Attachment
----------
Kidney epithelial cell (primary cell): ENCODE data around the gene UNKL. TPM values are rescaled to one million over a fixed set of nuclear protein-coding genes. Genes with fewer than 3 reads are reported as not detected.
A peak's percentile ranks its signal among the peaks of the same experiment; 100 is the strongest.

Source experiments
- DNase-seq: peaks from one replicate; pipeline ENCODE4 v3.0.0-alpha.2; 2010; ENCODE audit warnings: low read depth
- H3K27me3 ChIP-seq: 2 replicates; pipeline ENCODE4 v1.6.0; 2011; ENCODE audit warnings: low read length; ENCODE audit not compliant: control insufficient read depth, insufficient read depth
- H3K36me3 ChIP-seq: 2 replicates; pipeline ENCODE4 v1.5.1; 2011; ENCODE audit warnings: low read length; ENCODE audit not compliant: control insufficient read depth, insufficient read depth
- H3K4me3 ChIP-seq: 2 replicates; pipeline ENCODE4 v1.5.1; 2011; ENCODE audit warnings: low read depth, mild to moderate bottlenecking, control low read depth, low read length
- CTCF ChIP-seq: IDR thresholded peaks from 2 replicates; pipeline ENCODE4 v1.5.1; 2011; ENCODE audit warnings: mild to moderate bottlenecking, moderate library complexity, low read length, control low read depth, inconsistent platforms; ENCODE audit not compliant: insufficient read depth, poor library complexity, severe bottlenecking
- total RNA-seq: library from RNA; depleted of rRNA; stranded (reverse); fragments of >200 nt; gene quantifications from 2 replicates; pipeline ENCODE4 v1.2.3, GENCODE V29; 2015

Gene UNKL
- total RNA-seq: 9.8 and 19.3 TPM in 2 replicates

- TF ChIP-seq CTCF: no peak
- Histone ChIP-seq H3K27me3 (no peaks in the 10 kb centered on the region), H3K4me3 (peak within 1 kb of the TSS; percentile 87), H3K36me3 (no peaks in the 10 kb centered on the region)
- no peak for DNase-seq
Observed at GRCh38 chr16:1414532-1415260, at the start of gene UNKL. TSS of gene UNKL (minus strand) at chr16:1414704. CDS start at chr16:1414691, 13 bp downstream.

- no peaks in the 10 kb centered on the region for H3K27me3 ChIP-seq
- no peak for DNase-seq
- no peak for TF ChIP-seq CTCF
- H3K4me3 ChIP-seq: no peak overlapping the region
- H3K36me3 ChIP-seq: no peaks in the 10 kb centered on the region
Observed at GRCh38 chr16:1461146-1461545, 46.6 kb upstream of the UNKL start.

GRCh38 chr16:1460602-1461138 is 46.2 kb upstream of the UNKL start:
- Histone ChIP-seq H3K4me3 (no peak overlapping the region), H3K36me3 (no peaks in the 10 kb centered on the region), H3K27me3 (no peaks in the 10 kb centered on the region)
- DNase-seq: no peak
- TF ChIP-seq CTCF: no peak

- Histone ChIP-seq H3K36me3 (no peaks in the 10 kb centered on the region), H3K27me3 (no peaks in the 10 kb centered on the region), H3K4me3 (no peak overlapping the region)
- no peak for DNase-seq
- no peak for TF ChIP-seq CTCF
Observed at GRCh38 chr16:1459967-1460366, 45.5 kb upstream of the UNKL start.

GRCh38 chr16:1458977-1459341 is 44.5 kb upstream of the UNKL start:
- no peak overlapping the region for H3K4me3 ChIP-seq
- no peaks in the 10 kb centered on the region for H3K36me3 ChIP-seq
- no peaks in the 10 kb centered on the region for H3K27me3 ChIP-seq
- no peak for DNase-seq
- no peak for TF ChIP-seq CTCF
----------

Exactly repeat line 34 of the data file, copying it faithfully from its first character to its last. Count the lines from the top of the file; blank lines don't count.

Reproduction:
- no peak for DNase-seq